In December 2018, Xcel Energy became the first US utility to commit to going 100% carbon-free by 2050, and 80% by 2030. Similar company announcements became a regular occurrence with more than 50 companies making carbon pledges in 2019. In future years to come, this commitment will soon be a given for utilities companies. Other than rising customer demand for cleaner energy sources, investors are also paying more attention to ESG factors and credit rating agencies are signalling that they may gradually incorporate climate risk into credit assessments.

Utilizing battery storage will be a game-changer for utilities going forward. As battery storage from Electric Vehicles (EVs) become increasingly more advanced, so will their capacities to eliminate renewable energy intermittency, provide reliability during outages, replace fossil-fuel peakers and power EVs at the least. In the past few months, Tesla has thrown EVs into the spotlight, and several utilities/energy companies are catching on with the creation of their own EVs or EV development programmes. Future-minded utilities will embrace EVs not only as a new source of revenue, but also utilize flexible battery storage to maintain reliability and decarbonize their utilities infrastructure.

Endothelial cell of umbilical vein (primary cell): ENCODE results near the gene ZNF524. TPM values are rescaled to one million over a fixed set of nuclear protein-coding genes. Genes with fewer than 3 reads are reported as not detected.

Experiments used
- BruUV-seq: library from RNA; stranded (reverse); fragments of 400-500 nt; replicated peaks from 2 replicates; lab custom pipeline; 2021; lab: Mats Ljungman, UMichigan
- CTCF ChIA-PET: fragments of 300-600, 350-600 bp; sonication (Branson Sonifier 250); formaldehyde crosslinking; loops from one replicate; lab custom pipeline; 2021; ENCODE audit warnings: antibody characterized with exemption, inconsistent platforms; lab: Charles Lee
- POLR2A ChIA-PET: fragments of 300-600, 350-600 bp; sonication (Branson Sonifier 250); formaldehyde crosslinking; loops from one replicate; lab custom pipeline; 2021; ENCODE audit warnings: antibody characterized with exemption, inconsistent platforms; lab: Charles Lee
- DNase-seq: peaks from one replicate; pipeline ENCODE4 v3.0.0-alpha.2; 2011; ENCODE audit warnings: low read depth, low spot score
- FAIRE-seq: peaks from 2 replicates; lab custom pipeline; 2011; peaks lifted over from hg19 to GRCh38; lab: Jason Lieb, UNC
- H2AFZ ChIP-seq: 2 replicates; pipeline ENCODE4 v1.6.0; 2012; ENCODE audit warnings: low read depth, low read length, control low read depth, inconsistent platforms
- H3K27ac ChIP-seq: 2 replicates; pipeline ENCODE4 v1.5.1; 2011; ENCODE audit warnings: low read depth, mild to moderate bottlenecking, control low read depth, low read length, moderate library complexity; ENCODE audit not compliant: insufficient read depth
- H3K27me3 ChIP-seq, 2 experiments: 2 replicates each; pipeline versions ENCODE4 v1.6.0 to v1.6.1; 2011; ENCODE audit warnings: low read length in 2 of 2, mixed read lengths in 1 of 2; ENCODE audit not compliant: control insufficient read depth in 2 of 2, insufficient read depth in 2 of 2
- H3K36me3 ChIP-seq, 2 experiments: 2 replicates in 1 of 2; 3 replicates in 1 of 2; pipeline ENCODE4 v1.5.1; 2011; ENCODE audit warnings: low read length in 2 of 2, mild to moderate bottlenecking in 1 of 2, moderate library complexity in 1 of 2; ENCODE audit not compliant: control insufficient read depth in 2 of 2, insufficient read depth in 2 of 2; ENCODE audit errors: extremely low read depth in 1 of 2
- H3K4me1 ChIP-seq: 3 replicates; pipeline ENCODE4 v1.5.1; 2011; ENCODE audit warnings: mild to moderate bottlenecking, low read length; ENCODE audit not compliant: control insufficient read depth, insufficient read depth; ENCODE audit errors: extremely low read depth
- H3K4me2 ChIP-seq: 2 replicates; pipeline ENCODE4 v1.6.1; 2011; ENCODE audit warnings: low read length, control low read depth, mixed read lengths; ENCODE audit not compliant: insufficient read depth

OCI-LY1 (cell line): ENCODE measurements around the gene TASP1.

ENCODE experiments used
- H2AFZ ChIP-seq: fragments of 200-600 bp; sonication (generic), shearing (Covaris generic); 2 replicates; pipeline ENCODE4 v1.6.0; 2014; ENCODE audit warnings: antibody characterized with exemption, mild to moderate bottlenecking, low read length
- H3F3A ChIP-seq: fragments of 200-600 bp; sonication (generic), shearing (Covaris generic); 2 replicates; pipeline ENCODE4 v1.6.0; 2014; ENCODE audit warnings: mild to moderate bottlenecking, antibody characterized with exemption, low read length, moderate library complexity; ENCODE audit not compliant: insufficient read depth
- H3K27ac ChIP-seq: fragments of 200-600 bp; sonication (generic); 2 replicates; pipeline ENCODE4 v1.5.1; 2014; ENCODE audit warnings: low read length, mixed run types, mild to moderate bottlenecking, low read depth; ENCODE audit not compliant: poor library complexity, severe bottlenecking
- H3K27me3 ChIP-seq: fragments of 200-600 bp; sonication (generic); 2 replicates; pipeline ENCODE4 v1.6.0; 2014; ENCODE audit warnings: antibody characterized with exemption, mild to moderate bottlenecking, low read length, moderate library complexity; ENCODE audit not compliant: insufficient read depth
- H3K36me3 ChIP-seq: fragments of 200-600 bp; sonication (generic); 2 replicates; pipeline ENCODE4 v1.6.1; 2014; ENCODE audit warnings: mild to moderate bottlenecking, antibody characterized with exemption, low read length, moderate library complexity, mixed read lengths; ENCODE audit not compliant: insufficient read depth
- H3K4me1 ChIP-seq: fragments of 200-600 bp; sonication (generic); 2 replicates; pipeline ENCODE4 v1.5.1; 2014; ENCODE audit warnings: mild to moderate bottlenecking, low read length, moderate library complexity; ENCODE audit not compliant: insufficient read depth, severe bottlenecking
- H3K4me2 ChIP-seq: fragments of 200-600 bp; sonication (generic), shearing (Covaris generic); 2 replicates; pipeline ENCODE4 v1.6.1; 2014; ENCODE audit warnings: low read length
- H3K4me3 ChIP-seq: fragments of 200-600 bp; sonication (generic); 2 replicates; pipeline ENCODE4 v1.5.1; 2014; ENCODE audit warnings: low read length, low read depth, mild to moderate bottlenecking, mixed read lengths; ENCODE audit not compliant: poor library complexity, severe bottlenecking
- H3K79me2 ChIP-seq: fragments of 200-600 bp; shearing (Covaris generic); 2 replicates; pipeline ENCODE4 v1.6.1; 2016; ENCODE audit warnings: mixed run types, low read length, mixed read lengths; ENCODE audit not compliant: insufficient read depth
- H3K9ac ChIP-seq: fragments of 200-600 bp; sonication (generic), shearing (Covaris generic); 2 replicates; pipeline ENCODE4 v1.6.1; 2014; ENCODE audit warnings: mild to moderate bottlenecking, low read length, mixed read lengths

ETF Price Targets:

Fidelity® MSCI Utilities ETF

The fund invests at least 80% of assets in securities included in the MSCI USA IMI Utilities Index, which represents the performance of the utilities sector in the U.S. equity market. 

Previous CloseExpense Ratio
$41.910.08%
YTD ReturnVolume
3.11%126,370
1-Year ReturnNet Assets
7.50%$1.18B
Shares OutstandingDividends
27,800,000$0.32 (Quarterly)

Price Target: $46.00 (Jan 2021)